Outdoor dining at restaurants, bars returns to Sonoma County
From the outdoor patio at Russian River Vineyards, the coronavirus pandemic seemed nothing but a surreal fever dream. Honey bees flitted from purple to yellow blooms. A guitarist plucked a melody. Small groups of people held quiet conversations at picnic tables spread out around the patio.
Servers wore gloves and masks to deliver wine glasses and a carafe of pinot noir, but they introduced the wine then walked away, leaving guests to feel as if the dystopian milieu of the global pandemic wasn’t still a threat.
The door to normalcy cracked open just a bit more Saturday, the first day since mid-March that restaurants as well as wineries and breweries that serve food were allowed to ?welcome customers for in-?person dining, albeit only at outdoor settings.
The relaxed order, issued by Sonoma County’s health department late Friday, caused a flurry of preparations by businesses scrambling to open for the Memorial Day weekend, normally a gateway to the tourism and hospitality industry’s busiest season.
“We didn’t know what to expect,” said co-founder and winemaker Gio Balistreri.
By 9 a.m. they had 40 reservations for that day. His partner, Chris Oneill, had spent the last six weeks reconfiguring their patio and gardens to ensure picnic tables were at least 6 feet apart.
Brett Browman of San Francisco appreciated their effort.
“It’s a symbol of hope,” he said, enjoying sandwiches and wine with friends on the patio at Russian River Vineyards’ 6 acres of grapes near Forestville.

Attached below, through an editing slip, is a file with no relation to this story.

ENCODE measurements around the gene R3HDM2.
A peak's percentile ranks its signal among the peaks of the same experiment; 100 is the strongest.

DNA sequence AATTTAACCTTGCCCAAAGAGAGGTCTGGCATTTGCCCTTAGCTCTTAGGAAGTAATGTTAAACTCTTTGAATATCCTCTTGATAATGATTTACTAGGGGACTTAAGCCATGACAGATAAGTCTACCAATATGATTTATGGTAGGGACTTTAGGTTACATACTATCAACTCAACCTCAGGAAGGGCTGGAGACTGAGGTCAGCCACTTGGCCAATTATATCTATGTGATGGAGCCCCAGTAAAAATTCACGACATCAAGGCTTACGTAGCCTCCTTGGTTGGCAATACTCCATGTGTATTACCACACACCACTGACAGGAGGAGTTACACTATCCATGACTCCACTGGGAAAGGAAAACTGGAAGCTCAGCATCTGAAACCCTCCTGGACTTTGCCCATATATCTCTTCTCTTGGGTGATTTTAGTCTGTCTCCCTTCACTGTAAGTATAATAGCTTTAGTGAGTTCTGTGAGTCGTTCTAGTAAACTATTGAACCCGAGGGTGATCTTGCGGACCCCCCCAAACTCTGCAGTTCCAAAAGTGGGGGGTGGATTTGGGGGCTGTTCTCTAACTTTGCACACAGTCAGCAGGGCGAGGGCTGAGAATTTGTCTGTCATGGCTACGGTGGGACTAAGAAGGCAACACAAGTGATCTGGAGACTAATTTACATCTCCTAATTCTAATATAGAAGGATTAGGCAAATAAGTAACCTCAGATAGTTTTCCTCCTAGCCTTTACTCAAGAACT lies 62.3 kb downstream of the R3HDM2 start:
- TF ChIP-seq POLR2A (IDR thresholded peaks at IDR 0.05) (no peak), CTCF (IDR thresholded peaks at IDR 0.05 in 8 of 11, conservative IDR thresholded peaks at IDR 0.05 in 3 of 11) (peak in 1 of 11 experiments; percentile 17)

Browman, who had been staying at his second home in Guerneville, said it did not feel like it was a trivial luxury to gather around a table with good friends after a two-month economic shutdown.
Saturday transformed Healdsburg Plaza, which had been all but deserted over the last two months, into a festive, summery town square.
Children licking ice cream cones dipped their toes into the fountain. Cyclists reclined in the shade. Families lounged on blankets, masks pulled down from their faces and hung at their necks.
Customers ate sausages and sipped beers on the patio at The Wurst, which Healdsburg local Charles Bell opened nine years ago. Business had about doubled Saturday compared to the curbside to-go orders they’d been filling since the health department’s shutdown order precluded dining, Bell said.
But it was still about 40% of what he’d expect during what is normally the Memorial Day crush.
Bell sighed, exhausted, yet said he was optimistic that his business, and his town, would pull through the pandemic-caused downturn.
“It’s been a good day,” Bell said. “But we have to bring tourists back.”
Saturday’s brisk business came as Sonoma County continues to report more cases of COVID-19, the disease caused by the coronavirus. The county reported another 15 cases on Saturday, bringing the total since the start of the pandemic to 482. Of that number, 271 are active cases, 207 people have recovered and four have died. The number of active cases has climbed in recent weeks as the county has ramped up its ability to test people for the virus.